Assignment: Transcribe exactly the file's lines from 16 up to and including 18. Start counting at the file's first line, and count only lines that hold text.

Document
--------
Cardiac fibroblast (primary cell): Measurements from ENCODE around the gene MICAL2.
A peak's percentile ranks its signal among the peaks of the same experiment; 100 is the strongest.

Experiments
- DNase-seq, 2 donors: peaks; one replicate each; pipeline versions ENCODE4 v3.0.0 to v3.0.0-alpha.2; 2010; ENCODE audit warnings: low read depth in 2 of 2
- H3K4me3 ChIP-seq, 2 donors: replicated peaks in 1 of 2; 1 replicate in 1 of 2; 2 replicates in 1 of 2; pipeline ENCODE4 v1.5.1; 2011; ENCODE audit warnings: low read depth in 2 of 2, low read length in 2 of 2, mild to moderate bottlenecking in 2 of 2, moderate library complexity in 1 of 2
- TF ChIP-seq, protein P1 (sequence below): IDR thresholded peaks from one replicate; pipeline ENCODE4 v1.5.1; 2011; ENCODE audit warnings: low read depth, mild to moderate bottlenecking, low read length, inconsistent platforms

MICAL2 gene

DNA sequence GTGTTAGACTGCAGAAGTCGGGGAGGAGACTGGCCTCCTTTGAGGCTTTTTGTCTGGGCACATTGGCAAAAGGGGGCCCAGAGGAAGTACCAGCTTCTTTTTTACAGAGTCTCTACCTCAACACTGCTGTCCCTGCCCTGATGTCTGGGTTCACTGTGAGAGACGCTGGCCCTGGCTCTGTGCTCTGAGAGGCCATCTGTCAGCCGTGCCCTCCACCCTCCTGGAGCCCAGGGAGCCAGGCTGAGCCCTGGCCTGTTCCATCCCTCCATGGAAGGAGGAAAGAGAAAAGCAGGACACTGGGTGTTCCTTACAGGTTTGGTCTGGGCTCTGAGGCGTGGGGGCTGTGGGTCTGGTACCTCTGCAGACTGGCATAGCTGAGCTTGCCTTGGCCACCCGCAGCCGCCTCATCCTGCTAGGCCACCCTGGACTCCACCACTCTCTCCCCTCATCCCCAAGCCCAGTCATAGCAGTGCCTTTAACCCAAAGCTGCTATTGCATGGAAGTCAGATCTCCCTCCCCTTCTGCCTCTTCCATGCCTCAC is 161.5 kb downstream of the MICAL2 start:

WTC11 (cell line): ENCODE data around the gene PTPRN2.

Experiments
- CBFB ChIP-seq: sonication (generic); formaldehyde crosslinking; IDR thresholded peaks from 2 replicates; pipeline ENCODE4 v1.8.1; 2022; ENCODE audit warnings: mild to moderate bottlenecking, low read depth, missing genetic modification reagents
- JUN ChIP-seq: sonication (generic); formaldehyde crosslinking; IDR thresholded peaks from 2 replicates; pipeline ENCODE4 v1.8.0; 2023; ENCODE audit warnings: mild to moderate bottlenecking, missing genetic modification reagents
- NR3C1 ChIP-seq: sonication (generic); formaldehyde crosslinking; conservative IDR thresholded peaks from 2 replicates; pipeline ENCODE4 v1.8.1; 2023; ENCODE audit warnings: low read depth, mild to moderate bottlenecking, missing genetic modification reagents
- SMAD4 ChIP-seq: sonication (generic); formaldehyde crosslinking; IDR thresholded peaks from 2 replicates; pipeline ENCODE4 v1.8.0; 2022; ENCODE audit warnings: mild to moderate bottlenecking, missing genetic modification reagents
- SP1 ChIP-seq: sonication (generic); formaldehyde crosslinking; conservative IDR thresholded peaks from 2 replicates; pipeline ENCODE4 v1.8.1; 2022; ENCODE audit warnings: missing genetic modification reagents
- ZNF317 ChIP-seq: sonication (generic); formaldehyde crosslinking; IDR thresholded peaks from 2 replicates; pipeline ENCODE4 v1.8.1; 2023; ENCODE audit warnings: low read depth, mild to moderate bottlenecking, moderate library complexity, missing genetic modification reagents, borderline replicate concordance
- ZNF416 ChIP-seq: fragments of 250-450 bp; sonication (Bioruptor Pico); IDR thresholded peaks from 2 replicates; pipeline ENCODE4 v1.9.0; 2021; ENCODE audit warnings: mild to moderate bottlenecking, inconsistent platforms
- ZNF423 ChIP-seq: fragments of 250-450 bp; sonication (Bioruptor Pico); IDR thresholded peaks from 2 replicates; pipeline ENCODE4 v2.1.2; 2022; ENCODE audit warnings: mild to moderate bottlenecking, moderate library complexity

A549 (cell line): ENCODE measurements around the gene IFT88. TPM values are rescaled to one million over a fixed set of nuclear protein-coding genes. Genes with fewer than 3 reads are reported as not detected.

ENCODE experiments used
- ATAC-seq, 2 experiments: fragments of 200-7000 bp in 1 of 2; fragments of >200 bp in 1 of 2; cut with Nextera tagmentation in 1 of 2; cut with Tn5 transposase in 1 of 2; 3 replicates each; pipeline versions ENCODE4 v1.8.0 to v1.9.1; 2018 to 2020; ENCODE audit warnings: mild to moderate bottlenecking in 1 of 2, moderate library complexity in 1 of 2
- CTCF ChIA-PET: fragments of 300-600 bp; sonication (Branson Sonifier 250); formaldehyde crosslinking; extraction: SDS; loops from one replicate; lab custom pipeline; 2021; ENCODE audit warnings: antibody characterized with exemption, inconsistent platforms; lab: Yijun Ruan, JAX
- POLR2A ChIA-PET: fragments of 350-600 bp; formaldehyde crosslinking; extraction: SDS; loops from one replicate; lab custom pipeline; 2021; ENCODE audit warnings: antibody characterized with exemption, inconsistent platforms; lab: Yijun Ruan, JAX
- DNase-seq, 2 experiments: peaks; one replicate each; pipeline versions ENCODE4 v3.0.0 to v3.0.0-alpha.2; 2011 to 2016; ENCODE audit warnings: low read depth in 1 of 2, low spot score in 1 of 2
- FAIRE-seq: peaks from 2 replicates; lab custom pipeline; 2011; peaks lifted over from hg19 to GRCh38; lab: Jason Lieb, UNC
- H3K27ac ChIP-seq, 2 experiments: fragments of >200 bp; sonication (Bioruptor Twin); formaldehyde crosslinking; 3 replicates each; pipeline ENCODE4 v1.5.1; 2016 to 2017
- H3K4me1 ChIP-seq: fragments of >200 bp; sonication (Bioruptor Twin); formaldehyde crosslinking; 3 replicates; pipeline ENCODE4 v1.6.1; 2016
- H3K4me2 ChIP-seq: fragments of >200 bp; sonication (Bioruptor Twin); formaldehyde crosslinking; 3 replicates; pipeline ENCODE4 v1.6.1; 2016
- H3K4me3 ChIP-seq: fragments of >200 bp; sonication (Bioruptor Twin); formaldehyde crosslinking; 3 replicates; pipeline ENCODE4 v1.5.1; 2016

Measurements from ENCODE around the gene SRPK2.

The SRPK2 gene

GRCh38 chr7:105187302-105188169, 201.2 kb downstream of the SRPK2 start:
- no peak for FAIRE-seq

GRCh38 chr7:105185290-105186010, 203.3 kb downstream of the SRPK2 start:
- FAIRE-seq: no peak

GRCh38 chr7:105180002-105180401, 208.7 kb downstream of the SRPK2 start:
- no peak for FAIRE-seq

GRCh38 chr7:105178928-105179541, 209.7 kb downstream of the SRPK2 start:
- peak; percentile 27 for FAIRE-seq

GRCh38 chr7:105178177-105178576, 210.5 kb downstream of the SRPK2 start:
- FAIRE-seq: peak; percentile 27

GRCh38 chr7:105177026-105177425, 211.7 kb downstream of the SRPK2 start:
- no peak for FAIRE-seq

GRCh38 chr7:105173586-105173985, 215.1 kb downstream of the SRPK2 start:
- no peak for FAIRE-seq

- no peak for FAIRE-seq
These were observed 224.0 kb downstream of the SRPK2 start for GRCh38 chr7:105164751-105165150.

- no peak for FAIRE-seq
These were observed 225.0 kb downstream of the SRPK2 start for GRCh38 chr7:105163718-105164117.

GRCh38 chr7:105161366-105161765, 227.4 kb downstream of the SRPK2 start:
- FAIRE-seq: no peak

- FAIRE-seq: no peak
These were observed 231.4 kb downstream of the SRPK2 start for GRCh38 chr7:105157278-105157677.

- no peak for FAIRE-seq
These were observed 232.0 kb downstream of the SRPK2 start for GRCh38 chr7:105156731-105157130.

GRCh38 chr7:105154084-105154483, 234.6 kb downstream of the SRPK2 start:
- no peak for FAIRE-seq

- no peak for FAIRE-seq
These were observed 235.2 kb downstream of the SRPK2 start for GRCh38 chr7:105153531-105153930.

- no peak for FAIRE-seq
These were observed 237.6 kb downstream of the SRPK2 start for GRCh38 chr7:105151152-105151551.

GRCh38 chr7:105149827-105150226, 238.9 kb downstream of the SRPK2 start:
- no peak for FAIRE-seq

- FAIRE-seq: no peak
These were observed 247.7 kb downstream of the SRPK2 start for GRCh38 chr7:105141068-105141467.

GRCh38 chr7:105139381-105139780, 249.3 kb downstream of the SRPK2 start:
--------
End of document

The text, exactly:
- ZNF317 ChIP-seq: sonication (generic); formaldehyde crosslinking; IDR thresholded peaks from 2 replicates; pipeline ENCODE4 v1.8.1; 2023; ENCODE audit warnings: low read depth, mild to moderate bottlenecking, moderate library complexity, missing genetic modification reagents, borderline replicate concordance
- ZNF416 ChIP-seq: fragments of 250-450 bp; sonication (Bioruptor Pico); IDR thresholded peaks from 2 replicates; pipeline ENCODE4 v1.9.0; 2021; ENCODE audit warnings: mild to moderate bottlenecking, inconsistent platforms
- ZNF423 ChIP-seq: fragments of 250-450 bp; sonication (Bioruptor Pico); IDR thresholded peaks from 2 replicates; pipeline ENCODE4 v2.1.2; 2022; ENCODE audit warnings: mild to moderate bottlenecking, moderate library complexity